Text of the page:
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July / August 2022 Development Recap

September 2nd, 2022

Platform Updates

Reverse Resolution is a feature which takes a piece of data (such as an 0x wallet address) and maps it to a given domain name. This feature enables essential integrations such as displaying a users .avax address when they connect to a dapp or making it easier to find your own wallet address from a list of such addresses.

Security Audits. Our security partners at Paladin have completed security audits on four contracts relating to forward & reverse resolution. As always, we are grateful for their help!

Web Application Updates

UI/UX Improvements for Records. We have improved the UI/UX for managing & viewing records on a domain. Users will have an easier time adding, editing and deleting records on their domain. When viewing standard records, we have added useful links to other sites. For example, when a user clicks a Validator Node ID, they will be presented with options to view that Validator on third party sites. Similarly, clicking a C-Chain address gives options for block explorers.

Support for Core Wallet. We have added support for the new Core Wallet extension, enabling users of that wallet to connect to and use the Avvy Domains webapp.

IPFS Deployment. Our deployment pipeline includes deployment to IPFS. Users can find the CID of the current deployment on Github or visit the deployment using DNSLink at ipns://avvy.domains/. Users can also access the IPFS deployment at avvy.avax using one of the .avax website resolution methods (avax.sh linking service or a browser extension).

Integrations & Support

EnumDAO & Signal.web3. Users can now message .avax domains from EnumDAO’s Signal fork. For more information see the announcement

Ark Protocol. Users can now use their .avax domain as a username on Arweave & wherever Ark Protocol is supported. Read more about the integration

NFTrade. NFTrade has verified the Avvy Domains collection on their NFT marketplace. View the collection.

Client Libraries

Javascript Client. Our Javascript client has been open-sourced on Github. We have updated the client with a number of features

Common Features. We have a new standard record type for representing E.164 phone numbers, specifically for the Signal.web3 integration though potentially useful in a broad range of applications. We have also started adding schemas for existing standard record types. Such schemas are potentially useful for applications saving data to the chain as well as for verifying the format of data being retrieved from the chain.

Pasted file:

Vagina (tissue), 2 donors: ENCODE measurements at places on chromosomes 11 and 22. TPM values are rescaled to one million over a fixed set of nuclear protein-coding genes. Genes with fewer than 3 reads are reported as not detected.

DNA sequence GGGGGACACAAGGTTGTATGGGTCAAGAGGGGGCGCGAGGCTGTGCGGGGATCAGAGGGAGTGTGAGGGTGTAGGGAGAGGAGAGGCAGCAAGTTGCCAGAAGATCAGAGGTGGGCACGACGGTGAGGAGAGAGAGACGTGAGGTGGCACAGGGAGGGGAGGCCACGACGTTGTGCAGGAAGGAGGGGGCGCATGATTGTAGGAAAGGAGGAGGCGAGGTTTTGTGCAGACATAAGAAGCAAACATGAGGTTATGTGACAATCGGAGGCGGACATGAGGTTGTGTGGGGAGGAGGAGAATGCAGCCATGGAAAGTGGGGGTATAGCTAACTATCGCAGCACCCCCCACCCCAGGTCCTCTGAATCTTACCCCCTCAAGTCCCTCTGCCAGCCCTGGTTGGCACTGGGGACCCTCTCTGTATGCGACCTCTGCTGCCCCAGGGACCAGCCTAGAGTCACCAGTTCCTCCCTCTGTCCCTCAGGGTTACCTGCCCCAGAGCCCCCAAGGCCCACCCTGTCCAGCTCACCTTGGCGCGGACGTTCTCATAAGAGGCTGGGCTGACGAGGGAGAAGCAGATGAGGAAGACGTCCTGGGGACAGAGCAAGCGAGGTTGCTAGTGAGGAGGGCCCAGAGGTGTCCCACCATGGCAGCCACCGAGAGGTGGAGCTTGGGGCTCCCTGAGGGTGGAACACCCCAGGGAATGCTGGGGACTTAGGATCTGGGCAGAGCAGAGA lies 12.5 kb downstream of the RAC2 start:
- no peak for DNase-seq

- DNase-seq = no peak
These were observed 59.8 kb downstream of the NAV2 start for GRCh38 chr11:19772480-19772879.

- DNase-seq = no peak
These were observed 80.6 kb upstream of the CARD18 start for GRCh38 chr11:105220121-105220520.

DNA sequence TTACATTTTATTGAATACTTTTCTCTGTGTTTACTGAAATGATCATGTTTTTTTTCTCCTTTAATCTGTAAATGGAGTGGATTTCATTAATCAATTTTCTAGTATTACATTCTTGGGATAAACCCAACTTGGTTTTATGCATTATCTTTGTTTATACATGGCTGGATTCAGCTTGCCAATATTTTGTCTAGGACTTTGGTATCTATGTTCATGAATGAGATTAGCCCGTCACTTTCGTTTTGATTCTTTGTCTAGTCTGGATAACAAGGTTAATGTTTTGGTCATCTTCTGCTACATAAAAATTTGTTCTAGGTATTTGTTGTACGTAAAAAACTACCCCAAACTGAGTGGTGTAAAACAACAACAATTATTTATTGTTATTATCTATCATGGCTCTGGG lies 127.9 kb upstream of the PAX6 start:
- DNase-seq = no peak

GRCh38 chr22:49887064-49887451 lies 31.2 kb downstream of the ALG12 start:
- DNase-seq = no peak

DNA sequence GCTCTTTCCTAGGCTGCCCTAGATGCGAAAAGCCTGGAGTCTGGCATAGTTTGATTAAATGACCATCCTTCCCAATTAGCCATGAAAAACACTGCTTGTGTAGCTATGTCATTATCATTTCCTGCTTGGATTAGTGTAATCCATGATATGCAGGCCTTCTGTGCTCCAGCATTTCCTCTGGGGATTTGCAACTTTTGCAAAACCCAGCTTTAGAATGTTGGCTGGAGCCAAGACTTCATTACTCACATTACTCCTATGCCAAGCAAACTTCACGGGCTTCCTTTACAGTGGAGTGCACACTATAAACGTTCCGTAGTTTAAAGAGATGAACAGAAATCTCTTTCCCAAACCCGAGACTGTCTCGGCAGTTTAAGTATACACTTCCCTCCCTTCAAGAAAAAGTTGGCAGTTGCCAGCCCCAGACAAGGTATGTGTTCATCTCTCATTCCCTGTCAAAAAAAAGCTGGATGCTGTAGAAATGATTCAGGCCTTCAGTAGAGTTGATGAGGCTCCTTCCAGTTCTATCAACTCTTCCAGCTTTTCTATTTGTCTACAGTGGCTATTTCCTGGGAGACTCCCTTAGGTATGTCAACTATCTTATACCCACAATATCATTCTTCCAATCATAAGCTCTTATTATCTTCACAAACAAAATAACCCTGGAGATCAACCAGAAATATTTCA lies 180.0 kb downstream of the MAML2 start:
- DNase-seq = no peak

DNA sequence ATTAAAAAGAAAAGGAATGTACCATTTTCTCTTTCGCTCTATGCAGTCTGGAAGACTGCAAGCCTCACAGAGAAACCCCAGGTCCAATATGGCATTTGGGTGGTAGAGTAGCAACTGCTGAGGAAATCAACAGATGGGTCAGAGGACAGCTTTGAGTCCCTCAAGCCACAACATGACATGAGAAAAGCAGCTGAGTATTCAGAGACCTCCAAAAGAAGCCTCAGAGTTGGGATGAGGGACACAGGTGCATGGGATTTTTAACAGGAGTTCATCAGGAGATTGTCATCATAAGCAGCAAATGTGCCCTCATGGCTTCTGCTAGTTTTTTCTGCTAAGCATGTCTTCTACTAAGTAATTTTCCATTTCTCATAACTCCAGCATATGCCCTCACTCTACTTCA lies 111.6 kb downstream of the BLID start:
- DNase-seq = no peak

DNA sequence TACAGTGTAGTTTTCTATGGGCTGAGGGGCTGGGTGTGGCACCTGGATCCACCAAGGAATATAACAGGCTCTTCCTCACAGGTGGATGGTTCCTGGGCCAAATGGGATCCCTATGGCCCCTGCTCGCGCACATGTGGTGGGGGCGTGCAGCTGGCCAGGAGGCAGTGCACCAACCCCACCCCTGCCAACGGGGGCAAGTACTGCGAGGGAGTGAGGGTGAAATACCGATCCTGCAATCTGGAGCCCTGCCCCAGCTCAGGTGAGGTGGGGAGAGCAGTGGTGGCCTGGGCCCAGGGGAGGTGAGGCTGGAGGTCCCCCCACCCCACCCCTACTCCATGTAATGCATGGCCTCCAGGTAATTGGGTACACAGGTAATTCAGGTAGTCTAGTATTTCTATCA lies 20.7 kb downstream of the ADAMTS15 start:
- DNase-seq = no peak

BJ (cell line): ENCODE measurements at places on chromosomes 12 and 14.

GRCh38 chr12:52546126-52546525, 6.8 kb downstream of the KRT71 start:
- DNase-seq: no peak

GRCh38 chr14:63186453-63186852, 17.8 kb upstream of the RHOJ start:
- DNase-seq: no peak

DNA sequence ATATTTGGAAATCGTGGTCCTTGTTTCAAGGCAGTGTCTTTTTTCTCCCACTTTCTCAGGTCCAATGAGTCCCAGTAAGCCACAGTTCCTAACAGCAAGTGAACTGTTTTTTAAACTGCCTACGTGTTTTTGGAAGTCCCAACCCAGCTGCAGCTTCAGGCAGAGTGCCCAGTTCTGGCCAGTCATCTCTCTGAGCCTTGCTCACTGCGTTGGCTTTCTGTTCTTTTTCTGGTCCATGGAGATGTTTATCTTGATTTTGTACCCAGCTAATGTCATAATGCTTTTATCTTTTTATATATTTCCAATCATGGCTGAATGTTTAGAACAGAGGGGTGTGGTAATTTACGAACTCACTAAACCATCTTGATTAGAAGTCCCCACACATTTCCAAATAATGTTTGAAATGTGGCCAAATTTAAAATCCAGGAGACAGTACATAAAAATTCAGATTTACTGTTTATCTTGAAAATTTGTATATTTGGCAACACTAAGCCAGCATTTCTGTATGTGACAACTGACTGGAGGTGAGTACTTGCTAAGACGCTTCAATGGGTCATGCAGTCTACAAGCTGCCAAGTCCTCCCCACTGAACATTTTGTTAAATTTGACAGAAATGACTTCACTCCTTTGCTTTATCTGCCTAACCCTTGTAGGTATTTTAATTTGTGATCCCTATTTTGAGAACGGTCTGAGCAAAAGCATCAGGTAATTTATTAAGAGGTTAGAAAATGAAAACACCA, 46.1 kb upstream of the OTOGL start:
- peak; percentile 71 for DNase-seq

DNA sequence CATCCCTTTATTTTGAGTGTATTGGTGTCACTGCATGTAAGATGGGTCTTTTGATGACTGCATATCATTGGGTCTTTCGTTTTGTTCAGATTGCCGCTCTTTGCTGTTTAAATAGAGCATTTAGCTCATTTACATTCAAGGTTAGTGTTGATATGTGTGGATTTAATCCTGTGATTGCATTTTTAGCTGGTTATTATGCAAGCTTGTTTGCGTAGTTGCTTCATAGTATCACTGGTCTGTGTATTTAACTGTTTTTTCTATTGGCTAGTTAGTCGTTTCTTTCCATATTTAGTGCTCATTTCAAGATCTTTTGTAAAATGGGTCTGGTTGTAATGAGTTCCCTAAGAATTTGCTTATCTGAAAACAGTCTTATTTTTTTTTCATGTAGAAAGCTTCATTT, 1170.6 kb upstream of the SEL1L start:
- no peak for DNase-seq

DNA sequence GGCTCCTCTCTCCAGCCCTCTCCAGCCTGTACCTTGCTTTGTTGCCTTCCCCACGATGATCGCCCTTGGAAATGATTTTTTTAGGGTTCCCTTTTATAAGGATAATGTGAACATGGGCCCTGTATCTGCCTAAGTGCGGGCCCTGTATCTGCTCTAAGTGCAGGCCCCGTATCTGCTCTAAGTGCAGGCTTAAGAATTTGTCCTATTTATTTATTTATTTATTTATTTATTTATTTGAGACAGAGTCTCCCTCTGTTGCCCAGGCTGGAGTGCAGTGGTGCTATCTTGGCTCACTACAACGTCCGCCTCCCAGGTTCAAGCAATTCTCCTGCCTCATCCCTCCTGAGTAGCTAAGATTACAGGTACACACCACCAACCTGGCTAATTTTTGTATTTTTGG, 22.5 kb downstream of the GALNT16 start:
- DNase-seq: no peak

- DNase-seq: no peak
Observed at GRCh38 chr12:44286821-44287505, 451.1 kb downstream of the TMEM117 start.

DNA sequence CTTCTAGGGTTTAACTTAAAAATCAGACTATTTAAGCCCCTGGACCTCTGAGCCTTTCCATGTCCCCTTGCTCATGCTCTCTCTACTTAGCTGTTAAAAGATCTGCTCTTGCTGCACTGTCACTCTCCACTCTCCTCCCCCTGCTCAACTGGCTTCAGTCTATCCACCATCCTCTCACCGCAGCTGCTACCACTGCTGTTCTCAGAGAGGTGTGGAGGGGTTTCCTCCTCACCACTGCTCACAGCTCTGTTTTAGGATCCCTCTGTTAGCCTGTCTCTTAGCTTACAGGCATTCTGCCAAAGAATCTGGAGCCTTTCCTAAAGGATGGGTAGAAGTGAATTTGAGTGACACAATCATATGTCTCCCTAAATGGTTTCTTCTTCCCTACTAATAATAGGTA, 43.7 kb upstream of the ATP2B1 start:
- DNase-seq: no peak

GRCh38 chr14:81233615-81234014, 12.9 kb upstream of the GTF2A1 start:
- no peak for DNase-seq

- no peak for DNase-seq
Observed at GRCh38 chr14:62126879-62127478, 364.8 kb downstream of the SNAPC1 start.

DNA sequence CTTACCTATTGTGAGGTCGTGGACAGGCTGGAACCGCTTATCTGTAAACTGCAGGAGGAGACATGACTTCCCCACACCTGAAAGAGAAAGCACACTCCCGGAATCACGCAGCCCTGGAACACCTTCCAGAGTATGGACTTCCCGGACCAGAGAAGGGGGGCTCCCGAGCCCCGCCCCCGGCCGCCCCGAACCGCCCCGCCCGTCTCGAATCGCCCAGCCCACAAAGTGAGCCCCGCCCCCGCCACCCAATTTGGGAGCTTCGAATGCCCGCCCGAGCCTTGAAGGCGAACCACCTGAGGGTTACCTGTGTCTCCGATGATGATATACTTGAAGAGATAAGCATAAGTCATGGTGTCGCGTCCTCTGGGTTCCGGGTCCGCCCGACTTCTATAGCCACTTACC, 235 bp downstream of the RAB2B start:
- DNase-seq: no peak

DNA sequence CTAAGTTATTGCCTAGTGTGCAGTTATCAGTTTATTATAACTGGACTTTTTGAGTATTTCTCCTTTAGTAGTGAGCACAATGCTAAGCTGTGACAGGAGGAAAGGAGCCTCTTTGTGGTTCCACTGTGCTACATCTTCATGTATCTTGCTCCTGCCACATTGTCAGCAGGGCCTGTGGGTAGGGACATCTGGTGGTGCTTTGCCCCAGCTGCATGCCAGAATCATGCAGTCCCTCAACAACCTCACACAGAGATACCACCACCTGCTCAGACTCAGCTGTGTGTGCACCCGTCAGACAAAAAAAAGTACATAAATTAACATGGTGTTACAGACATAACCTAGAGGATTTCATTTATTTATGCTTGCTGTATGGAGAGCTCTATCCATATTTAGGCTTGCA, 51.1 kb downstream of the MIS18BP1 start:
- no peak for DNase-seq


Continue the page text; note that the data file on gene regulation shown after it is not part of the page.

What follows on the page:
Chrome Extension

Website Resolution. We have added support for website resolution to the Chrome extension. Users can enter domainname.avax/ directly in the address bar of their Chrome-based browser to access web3 websites hosted on IPFS or web2 websites referenced using DNS.

IPFS Integration. We have added IPFS configuration options. Users can configure their IPFS gateway or set the extension to load ipfs:// and ipns:// protocols directly in the browser (in Brave, for instance).

These changes are pending approval by Chrome.


The Avvy Domains system consists of a series of interacting contracts with different responsibilities. The hashing & encoding algorithms required for interacting with names are non-trivial, leading to potential difficulties for integrators. We wanted to simplify integration as much as possible so we created a project we call the Indexer.

The Indexer helps users get a complete view of the .avax namespace. The project handles state reconstruction. The default setup uses event logs from the configured RPC and saves the reconstructed state in an SQL database.

Customizable for project-specific needs. Integrators have the option to customize the data source used to fetch event logs, the data storage method used (to extend beyond SQL) and the structure of the final data.

The first release of the Indexer is available on Github. We will be working to improve this tool, as well as provide examples on how to use it.

Moving Forward 

Our primary focus until the next update will be on integrations & usage. We are continuing to work with projects in the Avalanche ecosystem to ensure .avax domains are widely integrated.

Integration Examples. We are building a library of integration examples to share with projects hoping to integrate Avvy Domains. This should ease the process of integration for technical workers.

Usage Tutorials. We want users to understand the benefits of Avvy Domains and to understand how to set up their .avax domains. We will be working to improve communications on these topics.

Encrypted Records. Forward resolution records are currently stored plaintext on-chain. This can be problematic for users who wish to keep information private or to keep links between pieces of information private. We plan to offer a method of encrypting such records for storage on-chain. 

Additional Clients. Looking slightly longer-term, we expect to need client implementations for iOS and Android. We intend to explore implementing a base client in Rust or Golang, both of which have implementations of the Poseidon hashing algorithm which Avvy Domains uses. The releases from the base client will then be used in the iOS and Android clients.

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